Turner Syndrome

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Turner Syndrome

There are many possible reasons why a child may grow slow, including: hereditary factors, hormone imbalances, severe stress or emotional deprivation, infections in the womb before birth, bone diseases, and genetic or chromosomal abnormalities. American doctor Henry Turner recognized a pattern of short stature and unfinished sexual maturation in otherwise normal females. He published a comprehensive medical description of the syndrome. Turner's syndrome is a rare chromosomal disorder that affects one in approximately 2,500 females. Females normally have two X-chromosomes but, in those with Turner's syndrome, one X chromosome is absent or is damaged. Turner's syndrome may be diagnosed with one of many different names such as: 45 - X Syndrome, Chromosome X, Monosomy X, and Ovarian Dwarfism (Medlines Plus). Turner syndrome usually occurs periodically, which means that the change occurs in fetal development and is not inherited from either parent. In rare cases, a parent silently carries rearranged chromosomes that can result in Turner syndrome in a daughter, this is the only situation in which Turner syndrome is inherited. A reduced growth height is the most common visible characteristic of the syndrome and may be the only sign before puberty. Their body proportions are normal 1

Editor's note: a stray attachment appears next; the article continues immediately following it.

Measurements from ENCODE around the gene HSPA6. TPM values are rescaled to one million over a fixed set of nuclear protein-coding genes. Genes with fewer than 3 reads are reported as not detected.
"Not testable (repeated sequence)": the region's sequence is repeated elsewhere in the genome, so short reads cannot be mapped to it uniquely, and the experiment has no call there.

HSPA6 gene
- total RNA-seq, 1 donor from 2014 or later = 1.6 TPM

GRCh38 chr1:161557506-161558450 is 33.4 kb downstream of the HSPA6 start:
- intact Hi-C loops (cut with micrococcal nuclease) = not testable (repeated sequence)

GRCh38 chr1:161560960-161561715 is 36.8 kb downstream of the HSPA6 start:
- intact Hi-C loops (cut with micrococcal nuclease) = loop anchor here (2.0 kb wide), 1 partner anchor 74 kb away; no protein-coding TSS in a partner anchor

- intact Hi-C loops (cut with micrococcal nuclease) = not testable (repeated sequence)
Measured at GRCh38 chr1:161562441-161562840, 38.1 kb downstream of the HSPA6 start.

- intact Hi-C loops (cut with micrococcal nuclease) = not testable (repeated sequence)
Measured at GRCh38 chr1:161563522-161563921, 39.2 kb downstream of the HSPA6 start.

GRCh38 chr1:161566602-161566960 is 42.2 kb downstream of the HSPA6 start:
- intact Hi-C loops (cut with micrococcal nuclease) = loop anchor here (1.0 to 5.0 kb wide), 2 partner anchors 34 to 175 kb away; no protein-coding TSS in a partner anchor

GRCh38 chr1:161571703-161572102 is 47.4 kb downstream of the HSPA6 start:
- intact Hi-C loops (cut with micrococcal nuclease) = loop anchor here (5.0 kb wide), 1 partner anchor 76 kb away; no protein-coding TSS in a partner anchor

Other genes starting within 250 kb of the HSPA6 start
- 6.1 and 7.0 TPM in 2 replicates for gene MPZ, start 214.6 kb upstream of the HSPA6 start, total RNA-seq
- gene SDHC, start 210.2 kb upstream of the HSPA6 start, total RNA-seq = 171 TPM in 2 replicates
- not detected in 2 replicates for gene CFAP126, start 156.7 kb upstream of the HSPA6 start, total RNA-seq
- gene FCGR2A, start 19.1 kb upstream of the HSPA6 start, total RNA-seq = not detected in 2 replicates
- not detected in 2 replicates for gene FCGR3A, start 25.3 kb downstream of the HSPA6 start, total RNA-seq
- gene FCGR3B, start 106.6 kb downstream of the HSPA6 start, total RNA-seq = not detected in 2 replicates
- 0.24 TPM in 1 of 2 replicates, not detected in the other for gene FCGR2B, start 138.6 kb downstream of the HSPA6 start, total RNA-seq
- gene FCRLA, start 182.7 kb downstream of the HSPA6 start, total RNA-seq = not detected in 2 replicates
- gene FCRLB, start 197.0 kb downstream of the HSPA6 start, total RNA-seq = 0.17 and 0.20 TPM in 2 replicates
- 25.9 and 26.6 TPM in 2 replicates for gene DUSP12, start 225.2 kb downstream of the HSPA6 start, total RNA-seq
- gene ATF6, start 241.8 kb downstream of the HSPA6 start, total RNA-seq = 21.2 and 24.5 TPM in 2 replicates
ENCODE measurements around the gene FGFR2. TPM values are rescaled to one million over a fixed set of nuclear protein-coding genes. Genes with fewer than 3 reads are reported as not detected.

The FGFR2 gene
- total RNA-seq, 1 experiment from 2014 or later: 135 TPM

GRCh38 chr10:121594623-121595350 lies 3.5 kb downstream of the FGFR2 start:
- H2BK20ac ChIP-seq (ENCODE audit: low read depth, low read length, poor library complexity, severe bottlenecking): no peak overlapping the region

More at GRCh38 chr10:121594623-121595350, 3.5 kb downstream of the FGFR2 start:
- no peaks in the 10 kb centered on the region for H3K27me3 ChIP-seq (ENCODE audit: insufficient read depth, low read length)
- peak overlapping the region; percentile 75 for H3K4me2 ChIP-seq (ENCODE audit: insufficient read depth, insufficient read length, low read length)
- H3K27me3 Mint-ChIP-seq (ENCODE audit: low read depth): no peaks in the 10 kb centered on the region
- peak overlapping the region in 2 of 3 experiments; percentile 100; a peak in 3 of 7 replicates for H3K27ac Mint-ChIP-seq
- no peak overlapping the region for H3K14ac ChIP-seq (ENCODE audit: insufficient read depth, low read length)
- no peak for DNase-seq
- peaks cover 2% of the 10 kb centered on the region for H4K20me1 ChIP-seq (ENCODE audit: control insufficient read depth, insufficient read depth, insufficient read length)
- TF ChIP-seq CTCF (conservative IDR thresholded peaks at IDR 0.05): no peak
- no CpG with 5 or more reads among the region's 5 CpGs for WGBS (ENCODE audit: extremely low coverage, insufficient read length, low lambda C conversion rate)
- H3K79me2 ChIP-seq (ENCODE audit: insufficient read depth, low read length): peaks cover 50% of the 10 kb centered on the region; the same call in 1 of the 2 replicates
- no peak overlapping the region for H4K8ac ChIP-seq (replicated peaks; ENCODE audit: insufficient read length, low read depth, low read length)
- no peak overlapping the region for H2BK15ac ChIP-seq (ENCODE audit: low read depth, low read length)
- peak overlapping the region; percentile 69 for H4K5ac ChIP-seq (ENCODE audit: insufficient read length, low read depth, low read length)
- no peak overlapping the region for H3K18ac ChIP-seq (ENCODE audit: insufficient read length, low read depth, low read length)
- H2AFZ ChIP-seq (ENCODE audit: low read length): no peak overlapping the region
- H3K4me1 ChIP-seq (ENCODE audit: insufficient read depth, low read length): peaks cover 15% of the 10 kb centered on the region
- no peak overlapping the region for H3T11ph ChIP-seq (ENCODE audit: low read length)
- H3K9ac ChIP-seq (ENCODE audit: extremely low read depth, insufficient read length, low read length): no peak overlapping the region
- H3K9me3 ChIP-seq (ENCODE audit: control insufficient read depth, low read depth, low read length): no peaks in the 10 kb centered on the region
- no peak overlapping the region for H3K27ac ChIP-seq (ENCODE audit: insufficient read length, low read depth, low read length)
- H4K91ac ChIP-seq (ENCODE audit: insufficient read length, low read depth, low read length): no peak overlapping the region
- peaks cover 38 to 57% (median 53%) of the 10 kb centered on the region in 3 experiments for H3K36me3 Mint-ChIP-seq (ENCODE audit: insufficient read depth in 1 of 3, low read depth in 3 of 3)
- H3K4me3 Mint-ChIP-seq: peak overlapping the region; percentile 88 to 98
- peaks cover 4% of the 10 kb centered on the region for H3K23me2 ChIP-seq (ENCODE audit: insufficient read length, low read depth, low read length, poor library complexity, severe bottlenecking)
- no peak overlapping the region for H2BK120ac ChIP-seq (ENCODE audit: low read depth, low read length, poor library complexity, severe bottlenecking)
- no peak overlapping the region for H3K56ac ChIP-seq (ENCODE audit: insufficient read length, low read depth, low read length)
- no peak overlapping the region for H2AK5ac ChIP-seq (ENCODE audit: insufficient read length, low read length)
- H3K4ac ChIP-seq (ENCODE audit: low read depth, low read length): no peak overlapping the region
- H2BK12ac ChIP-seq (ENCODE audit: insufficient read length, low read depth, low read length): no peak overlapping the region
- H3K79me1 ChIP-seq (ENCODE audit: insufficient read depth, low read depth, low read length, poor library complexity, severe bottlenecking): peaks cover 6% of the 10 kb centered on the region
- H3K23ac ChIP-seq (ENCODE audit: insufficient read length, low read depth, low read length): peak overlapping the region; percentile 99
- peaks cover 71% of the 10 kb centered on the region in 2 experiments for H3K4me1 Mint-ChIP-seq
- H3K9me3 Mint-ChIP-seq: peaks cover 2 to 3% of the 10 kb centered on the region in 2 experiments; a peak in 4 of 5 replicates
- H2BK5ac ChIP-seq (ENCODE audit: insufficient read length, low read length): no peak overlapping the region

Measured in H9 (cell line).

but girls with this syndrome may have many middle ear infections during childhood. If not treated, the infections could cause hearing loss. Up to the age of about 2 years, growth in height is about normal, but then it lags behind that of other girls. Reduced growth height of a female, should lead to a chromosome test if no diagnosis has been made. Early diagnosis is important in order to be able to give enough information to the parents, and gradually to the child herself, so that she has the best chances for development. The most common defect is a narrowing of the main artery from the heart. This type of heart defect is present at birth and can be corrected with...
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